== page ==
Europe Editor

DÜSSELDORF, Germany — "Who can remember how we worked without smartphones? Digital pathology is going to bring the same revolution to clinical diagnosis with smart instruments and we are at the center of what is going to happen," said Gideon Ho, the CEO and a co-founder of Singapore-based HistoIndex.

The company is the first to develop a commercial model for a laser-based, multiphoton imaging system for tissue diagnostic that eliminates the time-consuming process of staining samples.

Staining tissue samples is essential for providing contrast that can spotlight features such as tumors for pathologists looking through a traditional light microscopes.

Eliminating the time and cost of staining slide samples alone revolutionizes lab analytics, but like a smartphone, the compact desktop Genesis 200 instrument from HistoIndex is loaded with capabilities that accelerate the workflow, enhance diagnostic quality, and ultimately benefit patients.

"After a biopsy there is a patient in a hospital bed, and instead of waiting a couple days to know how to treat this patient, we can deliver results while the patient is still in the hospital," said Ho.

"It's phenomenal, a paradigm change that will disrupt a lot of things," he said.

After loading a biological specimen on the Genesis instrument the operation is fully automated from scanning to image processing and even analysis.

The technology at the heart of the Genesis platform is two-photon excitation fluorescence using a a femtosecond laser that results in the emission of a photon that passes through a crystal and then a prism to generate a second-harmonic wave.

The non-linear, dual-channel imaging technique results in a high resolution image that maps tissue samples and enables fine measurements in three dimensions.

This 3-D visualization of bulk samples represents another revolution for tissue diagnosis enabling an examination of morphology to a depth of 300 micrometers, features that are usually lost when samples are thinly sliced for microscope slide preparation.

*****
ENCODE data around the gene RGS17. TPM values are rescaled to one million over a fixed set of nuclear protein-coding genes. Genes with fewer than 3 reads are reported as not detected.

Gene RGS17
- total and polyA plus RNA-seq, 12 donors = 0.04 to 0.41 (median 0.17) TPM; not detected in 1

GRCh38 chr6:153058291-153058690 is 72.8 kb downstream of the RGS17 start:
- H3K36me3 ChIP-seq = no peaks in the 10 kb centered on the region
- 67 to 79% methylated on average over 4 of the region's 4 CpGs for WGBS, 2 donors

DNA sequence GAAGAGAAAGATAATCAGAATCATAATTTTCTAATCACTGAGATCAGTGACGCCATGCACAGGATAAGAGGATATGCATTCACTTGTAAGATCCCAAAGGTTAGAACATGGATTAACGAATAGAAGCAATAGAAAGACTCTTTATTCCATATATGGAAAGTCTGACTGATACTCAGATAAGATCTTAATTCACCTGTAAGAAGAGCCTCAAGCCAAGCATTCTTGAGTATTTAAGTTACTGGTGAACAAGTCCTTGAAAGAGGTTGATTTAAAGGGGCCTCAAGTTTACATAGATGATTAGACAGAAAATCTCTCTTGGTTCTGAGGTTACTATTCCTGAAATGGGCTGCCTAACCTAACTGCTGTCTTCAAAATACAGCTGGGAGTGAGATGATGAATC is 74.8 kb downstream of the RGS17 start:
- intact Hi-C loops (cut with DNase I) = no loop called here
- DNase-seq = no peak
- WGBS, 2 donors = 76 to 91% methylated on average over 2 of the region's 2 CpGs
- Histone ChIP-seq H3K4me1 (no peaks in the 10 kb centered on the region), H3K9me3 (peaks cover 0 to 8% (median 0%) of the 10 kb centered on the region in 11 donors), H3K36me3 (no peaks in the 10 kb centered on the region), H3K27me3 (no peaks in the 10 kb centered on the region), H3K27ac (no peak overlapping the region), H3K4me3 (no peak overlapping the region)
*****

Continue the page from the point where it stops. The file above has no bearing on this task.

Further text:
The digital capture also enables computerized assistance for quantification, eliminating inter- and intra-observer inconsistency.

Uploading data sets to the cloud brings the full power of the digital revolution to tissue diagnostics creating the possibility to share and compare results.

"Everything is going up to the cloud and connecting, bringing us closer to integrated diagnostics, the potential for combining test results for a fuller -omic view of the patient using proteomics, in our case, with next-generation genomic sequencing," said Ho.

The Genesis 200 is approved for commercialization with a CE mark, though the strategic focus is on research centers rather than high-throughput labs.

Full commercialization of the technology will come in 2015 with a new instrument, the Laennec, combined with the FibroIndex software and connecting to the Liver Cloud.

The Laennec analyzer is currently in the regulatory approval process "everywhere," said Ho.

Follow-on products for the Genesis platform will see the introduction of multi-modular, multi-organ imaging capabilities to expand the HistoIndex footprint in the lab for tissue analysis.

A next-generation product in development aims to apply the proprietary technology to endoscopic imaging to enable in vivo clinical diagnosis with virtual biopsy.

Created in 2010, HistoIndex currently generates almost $3 million in revenue on sales of instruments and consumables to research centers.

Ho said he expects to close a Series A financing round in January, 2015 and that within two years after that he hopes to see the company launch an initial public offering on the Singapore stock exchange. //

No Comments